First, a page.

Thursday, April 3, 2008

Encyclicals: A Matter of Translation?

In April 2005, I was asked why excerpts from a particular encyclical, Militantis Ecclesia, from which I quoted (in a 1997 article) did not match with online versions of that same encyclical. The answer appears to lie in a matter of a "new" and "improved" English translations, but none of the online encyclicals make any note of such a change. My moderators and I referenced older hard copies and sought for online renditions. What we discovered is that there is quite a difference between previously published translations and the recent online versions.

Since at least 2005 (if not earlier), it seems almost all of the online sources for papal encyclicals are now using the "updated" translations. Some lines and paragraph remain the same as the former translation; those most pertinent and oft-quoted and which reinforce tradition are those revised. When you see the difference between the examples provided below, you also may wonder if the real problem is only "a matter of translation."

My original response to the question:
I am aware that at least two online sources for Militantis Ecclesiae (e.g. - EWTN Library and Papal Encyclicals Online) feature a different translation from the older version which I referenced at the time. Why there is such a variation in the newer translations is a matter of conjecture.

At any rate, it appears the your problem is rooted in a difference in the encyclical's more recent translation. In my book, Keeping It Catholic Home Education Guide (Volume I), I also quoted particular excerpts taken from paragraph #18 of Militantis Ecclesia as follows:

"Religion must not be taught to youth only during certain hours, but the entire system of education must be permeated with the senseof Christian piety. If this is lacking, if this holy spirit does not penetrate and inflame the souls of teacher and pupil, small benefit will be derived from any other sort of education; instead damage will be done." And finally, it states: "Religion must permeate and direct every branch of knowledge."

Now compare those few excerpts from the newer online version (below) of the same paragraph #18:

"18. Secondly, it is necessary to teach religion to children, butnot only at specified times. All their teaching should occur in anatmosphere of Christian piety. If it is otherwise, if this sacredinspiration does not penetrate the spirits of the teachers and ofthe students, the instruction will produce only little fruit andwill often even have seriously harmful consequences."

The paragraph then closes as follows: "The knowledge of many subjects should always go hand in hand with the care of the spirit. Religion should give shape and direction to all branches of knowledge. Its majesty and sweetness should strike home and inspire the souls of the young."

Again, there is QUITE a difference between my older hard copy version [which I acquired some time before 1990, from the Daughters of St. Paul] and the "newer" online versions.

Also, if you read paragraph #80 in the encyclical Il Divini Magistri (On Christian Education of Youth, 1929) it also quotes two sentences from Militantis Ecclesiae, which was promulgated by Pope St. Leo XIII. However, you will notice the sentence in which Il Divini Magistri quotes from the Militantis Ecclesiae encyclical does not match the updated online versions of the latter. This once more indicates a change in translation between older and newer versions.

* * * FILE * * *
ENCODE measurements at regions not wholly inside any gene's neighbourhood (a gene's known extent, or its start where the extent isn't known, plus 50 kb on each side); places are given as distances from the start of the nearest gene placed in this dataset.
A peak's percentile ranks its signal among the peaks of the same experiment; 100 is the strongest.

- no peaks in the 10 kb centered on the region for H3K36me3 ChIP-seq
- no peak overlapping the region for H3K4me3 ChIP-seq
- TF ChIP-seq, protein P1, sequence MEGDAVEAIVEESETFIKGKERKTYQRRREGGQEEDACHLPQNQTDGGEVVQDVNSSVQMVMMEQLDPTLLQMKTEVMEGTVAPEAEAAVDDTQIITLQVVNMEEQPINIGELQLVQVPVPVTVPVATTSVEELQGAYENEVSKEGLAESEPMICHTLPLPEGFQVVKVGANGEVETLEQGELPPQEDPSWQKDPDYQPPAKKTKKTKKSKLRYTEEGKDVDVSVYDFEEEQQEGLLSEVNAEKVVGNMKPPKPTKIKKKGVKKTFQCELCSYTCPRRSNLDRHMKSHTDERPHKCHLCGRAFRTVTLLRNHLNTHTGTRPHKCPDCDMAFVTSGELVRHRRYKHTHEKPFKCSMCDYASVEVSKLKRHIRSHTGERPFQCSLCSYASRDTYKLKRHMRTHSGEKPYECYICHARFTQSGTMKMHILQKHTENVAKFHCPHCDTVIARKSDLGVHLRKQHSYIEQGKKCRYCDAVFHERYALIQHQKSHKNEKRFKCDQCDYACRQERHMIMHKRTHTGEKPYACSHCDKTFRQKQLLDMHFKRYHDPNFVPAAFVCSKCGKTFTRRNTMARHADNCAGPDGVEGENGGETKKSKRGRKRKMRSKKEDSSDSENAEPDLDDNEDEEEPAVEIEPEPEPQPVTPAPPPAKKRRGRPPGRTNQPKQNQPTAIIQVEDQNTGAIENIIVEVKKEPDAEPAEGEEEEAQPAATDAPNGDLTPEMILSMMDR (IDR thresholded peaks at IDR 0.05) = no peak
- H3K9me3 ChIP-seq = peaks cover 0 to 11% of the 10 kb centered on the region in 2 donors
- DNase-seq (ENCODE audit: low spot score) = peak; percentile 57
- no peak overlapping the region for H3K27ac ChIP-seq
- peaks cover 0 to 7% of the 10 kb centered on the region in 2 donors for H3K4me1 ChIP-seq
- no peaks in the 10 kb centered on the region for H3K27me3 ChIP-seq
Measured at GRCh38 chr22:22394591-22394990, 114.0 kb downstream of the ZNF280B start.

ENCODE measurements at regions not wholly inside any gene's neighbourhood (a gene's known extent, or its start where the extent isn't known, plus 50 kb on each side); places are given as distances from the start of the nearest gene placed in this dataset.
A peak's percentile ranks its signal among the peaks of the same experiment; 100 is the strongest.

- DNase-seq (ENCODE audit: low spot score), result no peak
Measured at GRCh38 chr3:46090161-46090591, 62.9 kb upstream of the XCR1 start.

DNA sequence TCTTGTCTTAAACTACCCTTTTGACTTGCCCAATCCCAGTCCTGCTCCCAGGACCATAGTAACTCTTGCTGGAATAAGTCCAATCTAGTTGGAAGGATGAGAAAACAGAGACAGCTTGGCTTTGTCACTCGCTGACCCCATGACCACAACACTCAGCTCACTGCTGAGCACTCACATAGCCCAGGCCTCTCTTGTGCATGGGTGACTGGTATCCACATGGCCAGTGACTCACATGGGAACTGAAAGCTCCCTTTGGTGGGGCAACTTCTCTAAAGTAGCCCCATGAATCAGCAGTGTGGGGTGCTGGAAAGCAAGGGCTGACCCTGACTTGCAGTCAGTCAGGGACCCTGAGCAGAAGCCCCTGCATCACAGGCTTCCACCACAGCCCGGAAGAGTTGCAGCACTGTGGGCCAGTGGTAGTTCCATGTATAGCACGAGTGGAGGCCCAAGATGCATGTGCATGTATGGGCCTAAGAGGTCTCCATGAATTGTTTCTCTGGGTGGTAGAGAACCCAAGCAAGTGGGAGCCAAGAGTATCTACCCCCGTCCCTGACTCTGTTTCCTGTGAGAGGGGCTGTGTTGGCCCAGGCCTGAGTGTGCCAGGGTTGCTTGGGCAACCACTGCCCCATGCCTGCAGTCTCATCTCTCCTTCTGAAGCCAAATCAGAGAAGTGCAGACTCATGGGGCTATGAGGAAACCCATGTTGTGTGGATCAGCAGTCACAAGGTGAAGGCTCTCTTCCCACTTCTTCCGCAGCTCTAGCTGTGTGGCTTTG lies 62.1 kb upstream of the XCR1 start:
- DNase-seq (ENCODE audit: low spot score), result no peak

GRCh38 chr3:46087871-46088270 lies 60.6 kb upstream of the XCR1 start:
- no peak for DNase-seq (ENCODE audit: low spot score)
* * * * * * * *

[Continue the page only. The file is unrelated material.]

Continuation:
Below, I shall include the former English translation from paragraph #80, Il Divini Magistri in its entirety excerpt from Pope St. Leo XIII in Militantis Ecclesiae:

From Il Divini Magistri, the older version:

#80. For the mere fact that a school gives some religious instruction (often extremely stinted), does not bring it into accord with the rights of the Church and of the Christian family, or make it a fit place for Catholic students. To be this, it is necessary that all the teaching and the whole organization of the school, and its teachers, syllabus and text-books in every branch, be regulated bythe Christian spirit, under the direction and maternal supervision of the Church; so that Religion may be in very truth the foundationand crown of the youth's entire training; and this in every grade of school, not only the elementary, but the intermediate and the higher institutions of learning as well. TO USE THE WORDS OF LEO XIII: It is necessary not only that religious instruction be given to the young at certain fixed times, but also that every other subject taught, be permeated with Christian piety. If this is wanting, if this sacred atmosphere does not pervade and warm the hearts of masters and scholars alike, little good can be expected from any kind of learning, and considerable harm will often be the consequence. [Footnote 50, which refers in Latin to to Ep. enc. Militantis Ecclesiae, 1 Aug. 1897: Necesse est non modo certis horis doceri iuvenes religionem, sed reliquam institutionem omnem christianae pietatis sensus redolere. Id si desit, si sacer hic halitus non doctorum animos ac discentum pervadat foveatque, exiguae capientur ex qualibet doctrina utilitates; damna saepe consequentur haud exigua.]

Again, why there is such a difference from previous and more recent translations is anyone's guess. Yet the change seems to be a Red Flag. Is it possible that new version is due to the modernist infiltration of the Church? Modernism has tinkered with everything else; it would certainly explain why there are now "updated: translations of various papal encyclicals - which, in their original form and even in the former English translation, clearly outlined that which most helped the hierarchy and faithful "keep it Catholic."

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